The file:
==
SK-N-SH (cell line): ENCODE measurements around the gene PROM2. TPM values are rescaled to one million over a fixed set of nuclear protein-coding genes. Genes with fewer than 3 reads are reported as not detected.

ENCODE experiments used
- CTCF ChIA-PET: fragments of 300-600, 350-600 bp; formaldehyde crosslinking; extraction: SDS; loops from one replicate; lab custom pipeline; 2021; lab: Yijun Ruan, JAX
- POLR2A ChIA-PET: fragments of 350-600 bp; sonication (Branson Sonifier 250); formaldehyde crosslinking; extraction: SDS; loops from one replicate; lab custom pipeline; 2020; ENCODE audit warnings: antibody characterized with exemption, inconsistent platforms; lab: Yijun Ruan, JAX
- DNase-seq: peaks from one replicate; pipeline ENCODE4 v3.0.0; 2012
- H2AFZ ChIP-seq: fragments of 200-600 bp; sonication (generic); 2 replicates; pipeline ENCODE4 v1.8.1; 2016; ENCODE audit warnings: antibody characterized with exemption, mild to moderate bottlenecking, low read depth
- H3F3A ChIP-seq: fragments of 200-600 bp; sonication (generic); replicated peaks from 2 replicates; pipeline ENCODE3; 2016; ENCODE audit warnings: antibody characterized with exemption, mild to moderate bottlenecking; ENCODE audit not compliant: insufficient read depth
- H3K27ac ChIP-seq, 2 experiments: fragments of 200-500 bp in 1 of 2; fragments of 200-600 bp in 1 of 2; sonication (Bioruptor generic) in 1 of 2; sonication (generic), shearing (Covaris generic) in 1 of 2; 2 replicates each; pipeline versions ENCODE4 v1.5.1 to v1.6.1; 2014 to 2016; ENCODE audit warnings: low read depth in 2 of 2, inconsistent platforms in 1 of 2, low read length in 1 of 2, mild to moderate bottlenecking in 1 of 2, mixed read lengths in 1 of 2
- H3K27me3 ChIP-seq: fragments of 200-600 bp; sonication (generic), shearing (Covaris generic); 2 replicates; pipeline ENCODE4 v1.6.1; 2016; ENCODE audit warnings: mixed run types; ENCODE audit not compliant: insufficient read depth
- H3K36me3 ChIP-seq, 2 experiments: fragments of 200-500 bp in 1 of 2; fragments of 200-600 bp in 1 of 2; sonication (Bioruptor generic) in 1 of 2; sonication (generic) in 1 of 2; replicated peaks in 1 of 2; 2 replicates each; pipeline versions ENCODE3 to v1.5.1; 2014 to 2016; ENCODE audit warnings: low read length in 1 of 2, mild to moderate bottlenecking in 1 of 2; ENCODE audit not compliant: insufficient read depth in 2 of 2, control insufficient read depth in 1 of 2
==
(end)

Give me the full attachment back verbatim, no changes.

SK-N-SH (cell line): ENCODE measurements around the gene PROM2. TPM values are rescaled to one million over a fixed set of nuclear protein-coding genes. Genes with fewer than 3 reads are reported as not detected.

ENCODE experiments used
- CTCF ChIA-PET: fragments of 300-600, 350-600 bp; formaldehyde crosslinking; extraction: SDS; loops from one replicate; lab custom pipeline; 2021; lab: Yijun Ruan, JAX
- POLR2A ChIA-PET: fragments of 350-600 bp; sonication (Branson Sonifier 250); formaldehyde crosslinking; extraction: SDS; loops from one replicate; lab custom pipeline; 2020; ENCODE audit warnings: antibody characterized with exemption, inconsistent platforms; lab: Yijun Ruan, JAX
- DNase-seq: peaks from one replicate; pipeline ENCODE4 v3.0.0; 2012
- H2AFZ ChIP-seq: fragments of 200-600 bp; sonication (generic); 2 replicates; pipeline ENCODE4 v1.8.1; 2016; ENCODE audit warnings: antibody characterized with exemption, mild to moderate bottlenecking, low read depth
- H3F3A ChIP-seq: fragments of 200-600 bp; sonication (generic); replicated peaks from 2 replicates; pipeline ENCODE3; 2016; ENCODE audit warnings: antibody characterized with exemption, mild to moderate bottlenecking; ENCODE audit not compliant: insufficient read depth
- H3K27ac ChIP-seq, 2 experiments: fragments of 200-500 bp in 1 of 2; fragments of 200-600 bp in 1 of 2; sonication (Bioruptor generic) in 1 of 2; sonication (generic), shearing (Covaris generic) in 1 of 2; 2 replicates each; pipeline versions ENCODE4 v1.5.1 to v1.6.1; 2014 to 2016; ENCODE audit warnings: low read depth in 2 of 2, inconsistent platforms in 1 of 2, low read length in 1 of 2, mild to moderate bottlenecking in 1 of 2, mixed read lengths in 1 of 2
- H3K27me3 ChIP-seq: fragments of 200-600 bp; sonication (generic), shearing (Covaris generic); 2 replicates; pipeline ENCODE4 v1.6.1; 2016; ENCODE audit warnings: mixed run types; ENCODE audit not compliant: insufficient read depth
- H3K36me3 ChIP-seq, 2 experiments: fragments of 200-500 bp in 1 of 2; fragments of 200-600 bp in 1 of 2; sonication (Bioruptor generic) in 1 of 2; sonication (generic) in 1 of 2; replicated peaks in 1 of 2; 2 replicates each; pipeline versions ENCODE3 to v1.5.1; 2014 to 2016; ENCODE audit warnings: low read length in 1 of 2, mild to moderate bottlenecking in 1 of 2; ENCODE audit not compliant: insufficient read depth in 2 of 2, control insufficient read depth in 1 of 2